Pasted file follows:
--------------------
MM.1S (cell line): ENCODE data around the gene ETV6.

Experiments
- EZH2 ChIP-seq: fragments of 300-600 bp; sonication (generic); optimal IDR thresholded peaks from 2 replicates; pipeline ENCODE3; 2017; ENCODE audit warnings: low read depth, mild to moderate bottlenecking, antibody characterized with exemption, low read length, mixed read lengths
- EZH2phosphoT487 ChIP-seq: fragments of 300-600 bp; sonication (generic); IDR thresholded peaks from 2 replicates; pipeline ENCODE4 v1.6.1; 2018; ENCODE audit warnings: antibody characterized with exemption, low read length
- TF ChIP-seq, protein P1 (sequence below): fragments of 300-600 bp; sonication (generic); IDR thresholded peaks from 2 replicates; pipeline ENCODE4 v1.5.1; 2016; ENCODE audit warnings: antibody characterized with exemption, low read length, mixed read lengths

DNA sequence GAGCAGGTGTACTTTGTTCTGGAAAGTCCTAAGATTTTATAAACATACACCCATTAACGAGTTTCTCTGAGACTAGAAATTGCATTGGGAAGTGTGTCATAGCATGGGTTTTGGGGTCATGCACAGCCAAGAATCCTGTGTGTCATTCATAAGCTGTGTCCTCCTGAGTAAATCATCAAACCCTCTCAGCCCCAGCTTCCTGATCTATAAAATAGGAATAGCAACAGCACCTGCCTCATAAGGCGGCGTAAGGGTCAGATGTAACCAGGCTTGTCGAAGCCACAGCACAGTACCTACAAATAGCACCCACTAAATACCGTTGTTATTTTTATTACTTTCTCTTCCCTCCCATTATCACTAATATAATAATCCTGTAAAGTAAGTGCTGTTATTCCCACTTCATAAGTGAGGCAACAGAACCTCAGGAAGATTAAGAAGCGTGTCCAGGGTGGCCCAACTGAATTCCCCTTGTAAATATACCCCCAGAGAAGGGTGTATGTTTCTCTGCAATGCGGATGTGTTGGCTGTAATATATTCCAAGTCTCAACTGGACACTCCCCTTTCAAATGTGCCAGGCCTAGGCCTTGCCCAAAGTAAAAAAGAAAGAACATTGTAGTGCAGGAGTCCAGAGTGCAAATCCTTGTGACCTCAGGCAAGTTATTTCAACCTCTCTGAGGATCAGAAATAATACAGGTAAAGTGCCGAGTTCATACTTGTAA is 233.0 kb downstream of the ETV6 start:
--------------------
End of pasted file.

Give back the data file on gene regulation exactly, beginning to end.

MM.1S (cell line): ENCODE data around the gene ETV6.

Experiments
- EZH2 ChIP-seq: fragments of 300-600 bp; sonication (generic); optimal IDR thresholded peaks from 2 replicates; pipeline ENCODE3; 2017; ENCODE audit warnings: low read depth, mild to moderate bottlenecking, antibody characterized with exemption, low read length, mixed read lengths
- EZH2phosphoT487 ChIP-seq: fragments of 300-600 bp; sonication (generic); IDR thresholded peaks from 2 replicates; pipeline ENCODE4 v1.6.1; 2018; ENCODE audit warnings: antibody characterized with exemption, low read length
- TF ChIP-seq, protein P1 (sequence below): fragments of 300-600 bp; sonication (generic); IDR thresholded peaks from 2 replicates; pipeline ENCODE4 v1.5.1; 2016; ENCODE audit warnings: antibody characterized with exemption, low read length, mixed read lengths

DNA sequence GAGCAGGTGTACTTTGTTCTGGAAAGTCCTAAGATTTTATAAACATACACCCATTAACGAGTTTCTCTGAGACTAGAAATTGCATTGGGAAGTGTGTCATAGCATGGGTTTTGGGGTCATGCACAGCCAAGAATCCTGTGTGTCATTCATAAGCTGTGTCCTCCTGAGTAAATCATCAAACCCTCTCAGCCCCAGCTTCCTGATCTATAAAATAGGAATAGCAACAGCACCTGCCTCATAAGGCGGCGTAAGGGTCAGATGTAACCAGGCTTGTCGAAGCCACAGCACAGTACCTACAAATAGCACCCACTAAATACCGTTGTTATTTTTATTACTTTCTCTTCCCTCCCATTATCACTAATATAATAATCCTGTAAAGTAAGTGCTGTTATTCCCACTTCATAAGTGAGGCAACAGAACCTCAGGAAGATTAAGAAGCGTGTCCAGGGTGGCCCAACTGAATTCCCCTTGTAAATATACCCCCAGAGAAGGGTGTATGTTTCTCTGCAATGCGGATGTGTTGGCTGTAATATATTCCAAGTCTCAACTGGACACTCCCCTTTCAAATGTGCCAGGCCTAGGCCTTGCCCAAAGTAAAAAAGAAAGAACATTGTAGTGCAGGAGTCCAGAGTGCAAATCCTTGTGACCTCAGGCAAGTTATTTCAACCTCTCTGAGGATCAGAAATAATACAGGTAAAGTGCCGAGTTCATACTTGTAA is 233.0 kb downstream of the ETV6 start: